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Risks of Hydrochloric Acid

Updated April 17, 2017

Hydrochloric acid is a colourless to light yellow liquid produced by dissolving hydrogen chloride in water. The acid has many uses, including the production of fertilisers and dyes. It is used in the textile, rubber and photographic industries. The acid is extremely corrosive and must be handled with care in order to avoid injury.

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Acute Effects

Hydrochloric acid exposure can cause injury to the eyes, skin and mucous membranes. Vapours may cause eye irritation and direct exposure to the eyes can result in permanent vision damage. Inhaling the substance can result in coughing, hoarseness, inflammation and respiratory tract injury. In extreme cases, ingesting hydrochloric acid can cause pulmonary oedema, circulatory failure and death. Swallowing the substance can also cause nausea, vomiting and diarrhoea. Skin exposed to the acid can be burnt and permanently scarred.

Chronic Effects

Long-term exposure to hydrochloric acid may result in chronic ailments. Humans exposed to the substance on a regular basis can develop gastritis, bronchitis, skin problems and sensitivity to light . Continuous exposure to even low doses of hydrochloric acid may cause teeth to erode and discolour.

First Aid

If hydrochloric acid is inhaled the individual should be exposed to fresh air. If the individual is not breathing, CPR should be started. Medical attention is immediately required. If a person swallows hydrochloric acid, he requires large amounts of water or milk. It is important not to induce vomiting and to seek medical attention. When skin is exposed to the substance, it should be immediately rinsed with water for at least 15 minutes. Medical attention is advised. All exposed clothing and shoes should be washed thoroughly before reuse. In the case of eye exposure to the acid, the eyes should be rinsed immediately with water for at least 15 minutes. The eyelids should be lifted in order to rinse the entire eye. Seek medical attention immediately.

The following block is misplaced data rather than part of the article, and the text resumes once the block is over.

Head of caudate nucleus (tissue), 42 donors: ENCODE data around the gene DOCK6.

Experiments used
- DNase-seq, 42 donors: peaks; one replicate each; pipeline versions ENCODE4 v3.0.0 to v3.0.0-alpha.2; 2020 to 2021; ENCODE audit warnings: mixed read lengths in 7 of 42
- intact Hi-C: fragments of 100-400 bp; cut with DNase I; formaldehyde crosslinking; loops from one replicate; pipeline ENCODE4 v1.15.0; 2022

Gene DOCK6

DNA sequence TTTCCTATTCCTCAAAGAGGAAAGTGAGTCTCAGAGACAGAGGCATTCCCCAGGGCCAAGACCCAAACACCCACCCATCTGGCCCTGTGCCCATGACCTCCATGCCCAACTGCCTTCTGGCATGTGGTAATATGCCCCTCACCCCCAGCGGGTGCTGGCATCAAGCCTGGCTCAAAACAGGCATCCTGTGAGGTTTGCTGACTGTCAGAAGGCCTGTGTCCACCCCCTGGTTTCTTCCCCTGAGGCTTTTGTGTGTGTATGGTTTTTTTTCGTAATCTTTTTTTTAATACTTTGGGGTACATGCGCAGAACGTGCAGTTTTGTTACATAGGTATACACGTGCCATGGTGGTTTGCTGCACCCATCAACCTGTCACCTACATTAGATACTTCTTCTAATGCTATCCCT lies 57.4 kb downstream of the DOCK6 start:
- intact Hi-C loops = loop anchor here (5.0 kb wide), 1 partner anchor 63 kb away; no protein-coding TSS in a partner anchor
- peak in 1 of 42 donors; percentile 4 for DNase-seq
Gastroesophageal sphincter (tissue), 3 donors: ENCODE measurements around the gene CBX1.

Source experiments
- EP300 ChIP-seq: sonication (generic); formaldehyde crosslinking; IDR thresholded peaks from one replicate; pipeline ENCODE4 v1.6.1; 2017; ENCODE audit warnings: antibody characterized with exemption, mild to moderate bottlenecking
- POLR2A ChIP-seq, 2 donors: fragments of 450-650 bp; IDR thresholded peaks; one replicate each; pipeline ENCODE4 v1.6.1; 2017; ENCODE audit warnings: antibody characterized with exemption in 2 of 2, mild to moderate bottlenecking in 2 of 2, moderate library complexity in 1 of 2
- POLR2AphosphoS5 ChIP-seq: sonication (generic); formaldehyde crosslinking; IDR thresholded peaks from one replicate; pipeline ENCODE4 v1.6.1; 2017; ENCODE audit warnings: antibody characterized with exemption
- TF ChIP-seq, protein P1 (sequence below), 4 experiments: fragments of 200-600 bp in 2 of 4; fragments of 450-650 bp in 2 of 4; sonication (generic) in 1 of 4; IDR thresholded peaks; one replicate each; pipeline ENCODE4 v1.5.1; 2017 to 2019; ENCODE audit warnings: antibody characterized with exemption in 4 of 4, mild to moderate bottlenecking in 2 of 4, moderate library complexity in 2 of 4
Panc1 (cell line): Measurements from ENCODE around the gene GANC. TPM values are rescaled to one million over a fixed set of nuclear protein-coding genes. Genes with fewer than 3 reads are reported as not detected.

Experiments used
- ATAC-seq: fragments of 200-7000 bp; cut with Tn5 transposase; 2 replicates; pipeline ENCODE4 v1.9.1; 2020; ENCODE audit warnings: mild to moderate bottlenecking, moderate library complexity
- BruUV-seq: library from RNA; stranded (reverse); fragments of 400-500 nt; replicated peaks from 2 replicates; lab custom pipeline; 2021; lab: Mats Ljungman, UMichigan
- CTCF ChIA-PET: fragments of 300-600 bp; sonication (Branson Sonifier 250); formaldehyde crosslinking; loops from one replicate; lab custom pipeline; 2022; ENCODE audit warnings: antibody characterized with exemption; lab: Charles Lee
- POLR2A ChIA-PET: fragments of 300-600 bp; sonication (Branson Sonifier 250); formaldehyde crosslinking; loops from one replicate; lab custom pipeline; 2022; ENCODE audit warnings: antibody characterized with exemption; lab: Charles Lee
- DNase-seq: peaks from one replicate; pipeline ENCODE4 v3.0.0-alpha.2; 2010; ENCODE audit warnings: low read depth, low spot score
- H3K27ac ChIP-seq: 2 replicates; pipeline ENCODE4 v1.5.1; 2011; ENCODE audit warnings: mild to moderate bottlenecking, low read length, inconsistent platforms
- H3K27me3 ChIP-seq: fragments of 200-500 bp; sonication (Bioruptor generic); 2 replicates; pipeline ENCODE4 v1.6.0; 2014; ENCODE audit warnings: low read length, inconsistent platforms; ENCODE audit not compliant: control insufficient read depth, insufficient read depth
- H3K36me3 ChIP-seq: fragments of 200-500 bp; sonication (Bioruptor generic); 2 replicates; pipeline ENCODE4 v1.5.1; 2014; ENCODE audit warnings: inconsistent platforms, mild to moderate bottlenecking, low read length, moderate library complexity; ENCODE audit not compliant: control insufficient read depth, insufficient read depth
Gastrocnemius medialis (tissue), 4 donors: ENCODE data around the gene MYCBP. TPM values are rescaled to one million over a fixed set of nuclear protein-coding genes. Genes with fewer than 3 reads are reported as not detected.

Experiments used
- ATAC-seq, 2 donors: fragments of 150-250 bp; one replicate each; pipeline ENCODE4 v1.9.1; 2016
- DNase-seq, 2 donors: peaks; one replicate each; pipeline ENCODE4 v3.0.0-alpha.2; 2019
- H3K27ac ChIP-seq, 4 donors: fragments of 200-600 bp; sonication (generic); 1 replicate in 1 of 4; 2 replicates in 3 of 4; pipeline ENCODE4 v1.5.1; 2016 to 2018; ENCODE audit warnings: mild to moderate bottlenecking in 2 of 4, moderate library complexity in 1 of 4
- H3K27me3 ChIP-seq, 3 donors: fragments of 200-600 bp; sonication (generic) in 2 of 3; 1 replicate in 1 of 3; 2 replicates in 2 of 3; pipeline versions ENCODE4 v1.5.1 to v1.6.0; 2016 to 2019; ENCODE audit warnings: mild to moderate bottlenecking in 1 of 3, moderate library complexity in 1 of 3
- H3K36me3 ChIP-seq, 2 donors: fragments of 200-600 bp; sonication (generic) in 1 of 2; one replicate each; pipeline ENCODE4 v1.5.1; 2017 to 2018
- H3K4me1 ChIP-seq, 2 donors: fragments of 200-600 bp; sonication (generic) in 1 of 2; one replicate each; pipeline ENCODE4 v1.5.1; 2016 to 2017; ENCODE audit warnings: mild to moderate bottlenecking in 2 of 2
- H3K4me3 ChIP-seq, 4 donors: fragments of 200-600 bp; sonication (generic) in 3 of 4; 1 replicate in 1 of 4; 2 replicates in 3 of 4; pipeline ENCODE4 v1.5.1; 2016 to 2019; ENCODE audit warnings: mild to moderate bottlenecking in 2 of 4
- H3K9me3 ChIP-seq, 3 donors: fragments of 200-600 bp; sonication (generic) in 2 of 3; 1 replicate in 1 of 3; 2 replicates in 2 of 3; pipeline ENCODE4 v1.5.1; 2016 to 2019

Handling and Storage

Hydrochloric acid should be kept away from direct sunlight, heat and water. The substance should be safely stored in a cool, dry, well-ventilated area that has a good drainage system. Never add water to the acid as this can cause extreme boiling and splashing.

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About the Author

Caroline Romero began writing professionally in 1991 for the Niagara College Newspaper, "Niagara News." Her work has been published in Brock University's "Surgite" magazine. She holds a Journalism-Print diploma from Niagara College, Welland and is working on a Bachelor of History degree at Brock University.

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